On-line tarot reading, which is starting to pull me in after years of resisting its call, has become something of a crusade for me. When I first approached it, my long-standing beliefs about “how tarot works” ran head-on into what seemed to be the questionable practices of on-line readers as a group. There is an old Marshall McLuhan quote that goes “The media is the message,” which I take to mean that the form communication takes can become more important than the substance. So it seems with all forms of remote reading that aren’t presented honestly as unalloyed psychic “energy work.” There is a potential for shallowness that has made me suspicious of its effectiveness, and the proliferation of $5 tarot-reading offers in the electronic marketplace only reinforces that opinion. I know that some competent internet diviners consider under-pricing themselves to be a canny marketing move along the lines of the retailer’s “loss leader” promotion in which something is sold at a price well below its true value in order to lure customers into the store. But I seriously doubt that’s the primary motive for most cut-rate readers, who have to rely on a high volume of sales to turn a profit. This can lead to shoddy “cut-and-paste” output. I’m not saying that it invariably does, but it can.
For me, tarot reading has always been supremely interactive and personal: I look my clients in the eye and we have a dialogue after they shuffle and cut the deck in a form of “silent communion” with the cards. I don’t ask them in advance what their question is and clear my mind of all thought while expecting theirs to be full of what they want to know. It’s more than offering them complete privacy about their affairs, it’s a cardinal rule of mine regarding the application of “subconscious induction” that I’ve adhered to for over four decades now. About as far as I’ve gone is to ask them what the general topic area of their inquiry is when they don’t have a specific question in mind. Here is what I give them to start with:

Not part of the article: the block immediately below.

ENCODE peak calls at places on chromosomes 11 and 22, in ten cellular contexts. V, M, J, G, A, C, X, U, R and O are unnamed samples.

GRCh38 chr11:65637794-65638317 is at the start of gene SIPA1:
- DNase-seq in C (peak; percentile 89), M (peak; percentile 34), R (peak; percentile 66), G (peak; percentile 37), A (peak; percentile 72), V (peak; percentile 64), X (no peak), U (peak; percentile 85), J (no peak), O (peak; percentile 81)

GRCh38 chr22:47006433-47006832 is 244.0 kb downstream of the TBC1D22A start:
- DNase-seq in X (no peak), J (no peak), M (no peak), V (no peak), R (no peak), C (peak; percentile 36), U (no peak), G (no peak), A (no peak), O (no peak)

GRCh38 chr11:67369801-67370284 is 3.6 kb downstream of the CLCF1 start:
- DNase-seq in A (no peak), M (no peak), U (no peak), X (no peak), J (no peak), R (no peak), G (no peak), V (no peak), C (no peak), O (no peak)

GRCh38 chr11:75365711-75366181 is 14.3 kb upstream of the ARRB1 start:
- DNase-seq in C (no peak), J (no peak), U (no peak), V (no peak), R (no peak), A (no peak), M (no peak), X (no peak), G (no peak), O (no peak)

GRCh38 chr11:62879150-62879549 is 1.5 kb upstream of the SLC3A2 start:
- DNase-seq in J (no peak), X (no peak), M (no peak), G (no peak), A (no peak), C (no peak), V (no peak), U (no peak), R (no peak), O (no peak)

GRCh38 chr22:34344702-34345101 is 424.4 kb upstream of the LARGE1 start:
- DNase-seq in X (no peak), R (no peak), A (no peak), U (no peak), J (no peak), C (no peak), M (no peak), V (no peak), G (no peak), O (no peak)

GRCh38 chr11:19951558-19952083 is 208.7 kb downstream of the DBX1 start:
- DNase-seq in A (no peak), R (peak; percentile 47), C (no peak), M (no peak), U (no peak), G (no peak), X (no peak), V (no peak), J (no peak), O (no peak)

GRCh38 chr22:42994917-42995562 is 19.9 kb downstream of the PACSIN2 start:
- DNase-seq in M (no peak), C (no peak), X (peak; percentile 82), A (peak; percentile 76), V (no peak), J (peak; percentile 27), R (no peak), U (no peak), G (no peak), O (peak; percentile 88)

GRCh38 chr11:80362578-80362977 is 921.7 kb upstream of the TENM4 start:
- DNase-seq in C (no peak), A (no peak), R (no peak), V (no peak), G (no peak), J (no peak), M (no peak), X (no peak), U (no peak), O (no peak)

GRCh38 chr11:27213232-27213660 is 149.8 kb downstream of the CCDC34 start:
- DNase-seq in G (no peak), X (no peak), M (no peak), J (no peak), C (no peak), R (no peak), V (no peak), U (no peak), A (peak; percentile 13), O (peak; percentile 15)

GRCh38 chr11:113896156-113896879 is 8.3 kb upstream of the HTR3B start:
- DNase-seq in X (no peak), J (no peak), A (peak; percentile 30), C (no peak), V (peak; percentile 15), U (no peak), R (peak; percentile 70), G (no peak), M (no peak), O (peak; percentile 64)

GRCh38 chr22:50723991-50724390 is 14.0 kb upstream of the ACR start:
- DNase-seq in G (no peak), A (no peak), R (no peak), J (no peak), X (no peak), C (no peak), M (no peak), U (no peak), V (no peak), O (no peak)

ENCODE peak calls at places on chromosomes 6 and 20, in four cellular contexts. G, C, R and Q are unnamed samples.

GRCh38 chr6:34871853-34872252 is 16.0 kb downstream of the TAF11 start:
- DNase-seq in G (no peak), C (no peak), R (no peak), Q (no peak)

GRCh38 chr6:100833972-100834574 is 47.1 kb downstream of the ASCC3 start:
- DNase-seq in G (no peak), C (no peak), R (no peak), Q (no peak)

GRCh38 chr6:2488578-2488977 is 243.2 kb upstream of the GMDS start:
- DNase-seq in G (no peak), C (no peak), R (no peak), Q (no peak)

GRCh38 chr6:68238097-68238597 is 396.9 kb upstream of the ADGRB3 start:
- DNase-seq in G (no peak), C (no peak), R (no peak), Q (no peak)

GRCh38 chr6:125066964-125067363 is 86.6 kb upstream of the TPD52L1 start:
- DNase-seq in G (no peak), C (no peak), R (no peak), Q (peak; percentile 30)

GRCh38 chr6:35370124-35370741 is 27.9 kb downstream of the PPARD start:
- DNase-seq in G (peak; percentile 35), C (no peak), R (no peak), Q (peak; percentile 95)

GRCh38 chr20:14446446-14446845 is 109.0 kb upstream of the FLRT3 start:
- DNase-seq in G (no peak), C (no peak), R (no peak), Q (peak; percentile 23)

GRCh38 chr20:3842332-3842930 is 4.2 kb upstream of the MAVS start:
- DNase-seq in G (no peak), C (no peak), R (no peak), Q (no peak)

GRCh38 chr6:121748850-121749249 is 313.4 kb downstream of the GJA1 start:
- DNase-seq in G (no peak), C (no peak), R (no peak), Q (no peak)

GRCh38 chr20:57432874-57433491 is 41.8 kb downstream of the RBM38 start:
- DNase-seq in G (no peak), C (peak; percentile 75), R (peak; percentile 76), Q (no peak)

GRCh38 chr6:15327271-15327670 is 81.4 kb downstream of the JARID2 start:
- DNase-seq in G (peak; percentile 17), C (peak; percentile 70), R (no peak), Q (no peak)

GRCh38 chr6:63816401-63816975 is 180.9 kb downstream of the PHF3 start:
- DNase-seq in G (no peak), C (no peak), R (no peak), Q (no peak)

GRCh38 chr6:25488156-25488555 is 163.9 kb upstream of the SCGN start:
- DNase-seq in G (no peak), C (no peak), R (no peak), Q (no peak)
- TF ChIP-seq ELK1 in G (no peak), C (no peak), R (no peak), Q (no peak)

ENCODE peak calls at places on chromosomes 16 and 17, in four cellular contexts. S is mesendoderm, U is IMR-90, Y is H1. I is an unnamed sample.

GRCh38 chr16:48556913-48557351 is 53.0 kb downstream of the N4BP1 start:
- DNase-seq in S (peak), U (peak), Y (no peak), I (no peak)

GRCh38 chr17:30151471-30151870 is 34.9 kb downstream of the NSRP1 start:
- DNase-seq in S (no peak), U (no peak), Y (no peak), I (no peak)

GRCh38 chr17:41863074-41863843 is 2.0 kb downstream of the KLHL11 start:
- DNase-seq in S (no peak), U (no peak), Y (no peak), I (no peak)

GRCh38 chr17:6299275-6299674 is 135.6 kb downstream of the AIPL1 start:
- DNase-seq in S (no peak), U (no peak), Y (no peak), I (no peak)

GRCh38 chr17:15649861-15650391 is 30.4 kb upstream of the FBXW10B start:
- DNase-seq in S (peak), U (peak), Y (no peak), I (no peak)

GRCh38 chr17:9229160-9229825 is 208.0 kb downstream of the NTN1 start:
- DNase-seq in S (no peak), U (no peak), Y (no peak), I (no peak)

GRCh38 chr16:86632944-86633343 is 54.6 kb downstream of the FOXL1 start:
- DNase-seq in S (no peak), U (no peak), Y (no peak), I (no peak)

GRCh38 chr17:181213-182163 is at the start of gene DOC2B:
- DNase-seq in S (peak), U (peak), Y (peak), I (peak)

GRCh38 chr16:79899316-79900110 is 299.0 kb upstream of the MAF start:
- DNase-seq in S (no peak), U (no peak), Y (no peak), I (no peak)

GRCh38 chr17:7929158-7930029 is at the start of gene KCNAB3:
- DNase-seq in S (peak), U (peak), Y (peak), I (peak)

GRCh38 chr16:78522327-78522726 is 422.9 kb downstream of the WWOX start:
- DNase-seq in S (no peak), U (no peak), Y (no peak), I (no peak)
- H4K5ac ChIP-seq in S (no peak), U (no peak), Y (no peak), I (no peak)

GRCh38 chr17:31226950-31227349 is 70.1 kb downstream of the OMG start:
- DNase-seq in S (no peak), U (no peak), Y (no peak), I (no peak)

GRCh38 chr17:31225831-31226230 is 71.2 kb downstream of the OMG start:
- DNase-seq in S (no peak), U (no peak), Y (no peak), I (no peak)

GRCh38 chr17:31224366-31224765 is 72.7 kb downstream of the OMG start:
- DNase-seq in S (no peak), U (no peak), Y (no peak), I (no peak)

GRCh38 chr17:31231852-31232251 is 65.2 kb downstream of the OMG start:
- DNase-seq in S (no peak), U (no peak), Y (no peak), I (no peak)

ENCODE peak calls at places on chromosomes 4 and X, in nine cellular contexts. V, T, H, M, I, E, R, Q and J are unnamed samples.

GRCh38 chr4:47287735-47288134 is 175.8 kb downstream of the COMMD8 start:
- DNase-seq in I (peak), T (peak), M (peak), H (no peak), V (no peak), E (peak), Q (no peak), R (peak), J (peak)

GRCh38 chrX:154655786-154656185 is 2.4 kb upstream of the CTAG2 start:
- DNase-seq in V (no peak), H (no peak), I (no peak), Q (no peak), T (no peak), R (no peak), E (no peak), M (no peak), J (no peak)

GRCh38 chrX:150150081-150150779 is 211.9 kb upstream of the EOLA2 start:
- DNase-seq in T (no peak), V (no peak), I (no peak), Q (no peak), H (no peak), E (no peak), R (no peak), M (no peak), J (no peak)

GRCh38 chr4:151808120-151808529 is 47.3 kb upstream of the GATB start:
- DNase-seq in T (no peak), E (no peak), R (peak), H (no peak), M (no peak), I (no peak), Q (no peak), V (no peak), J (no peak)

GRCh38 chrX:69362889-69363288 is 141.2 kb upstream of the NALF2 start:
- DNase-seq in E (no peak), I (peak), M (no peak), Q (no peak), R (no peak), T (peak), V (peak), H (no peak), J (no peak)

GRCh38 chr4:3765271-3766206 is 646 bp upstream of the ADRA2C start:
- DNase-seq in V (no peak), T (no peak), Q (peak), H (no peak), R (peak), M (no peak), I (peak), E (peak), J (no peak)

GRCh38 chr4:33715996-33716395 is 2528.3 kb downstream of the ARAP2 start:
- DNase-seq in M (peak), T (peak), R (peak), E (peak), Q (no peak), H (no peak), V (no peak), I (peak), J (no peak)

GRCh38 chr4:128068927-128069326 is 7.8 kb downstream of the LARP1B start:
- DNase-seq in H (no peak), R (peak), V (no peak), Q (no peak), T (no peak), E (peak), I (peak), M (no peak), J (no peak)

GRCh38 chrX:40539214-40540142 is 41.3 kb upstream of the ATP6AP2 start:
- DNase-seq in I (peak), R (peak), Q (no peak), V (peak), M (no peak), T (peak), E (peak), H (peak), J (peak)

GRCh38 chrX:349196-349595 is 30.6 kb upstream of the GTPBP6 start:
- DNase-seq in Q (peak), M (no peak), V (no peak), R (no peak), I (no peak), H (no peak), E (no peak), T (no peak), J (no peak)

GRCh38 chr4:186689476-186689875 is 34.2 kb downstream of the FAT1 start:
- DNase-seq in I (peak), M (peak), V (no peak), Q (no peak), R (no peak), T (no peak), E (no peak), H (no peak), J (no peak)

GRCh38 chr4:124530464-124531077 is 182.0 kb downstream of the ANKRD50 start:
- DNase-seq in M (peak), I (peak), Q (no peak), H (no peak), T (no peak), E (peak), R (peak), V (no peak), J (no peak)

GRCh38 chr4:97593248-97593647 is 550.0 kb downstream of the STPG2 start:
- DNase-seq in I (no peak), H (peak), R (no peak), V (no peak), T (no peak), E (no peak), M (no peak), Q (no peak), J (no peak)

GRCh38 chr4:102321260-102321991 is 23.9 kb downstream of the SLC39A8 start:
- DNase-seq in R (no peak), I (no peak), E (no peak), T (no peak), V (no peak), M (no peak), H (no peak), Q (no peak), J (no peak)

Which brings me to the subject of this post. The on-line clients I’ve encountered so far have been unable to narrow the scope of their search for answers to a single issue, and have opted for the more general “topic area” approach. This is fine with me, but I still prefer that they shuffle and pull their own cards to attain the direct “communion” I mentioned above. I now accept other selection methods such as using tarot apps for the draw or, if they don’t own a deck or an app, simply choosing a set of random numbers so I can populate the spread at my end. Although I like to say that the Universe doesn’t care whether we shuffle the cards or push a button, the key is that it must still be interactive even if not precisely “hands-on.” To do otherwise is to interject my own subconscious assumptions and preconceptions into the equation and devalue the link to the clients’ superior awareness of their own reality. Simply put, I won’t go there if it can be avoided.
They send me the list of cards in the order pulled and I create the layout, reading the cards in an inclusive manner that speaks broadly to the area of life in question. My job is to paint a wide-ranging picture of the topic under review and clients must then “connect the dots” to their actual life-circumstances in ways that make sense to them. There are unavoidable risks in this approach: while I am meticulous about offering no “intentional BS” in my observations, “accidental BS” is always a possibility that only the client can clear up through feedback. I provide one follow-up communication at no extra cost to answer questions and help them zero in on the single most significant aspect of the reading as it relates to their area of interest. In this way, I’ve found that I can deliver the same reading experience and level of value that I strive to bring to face-to-face readings.
So far, so good.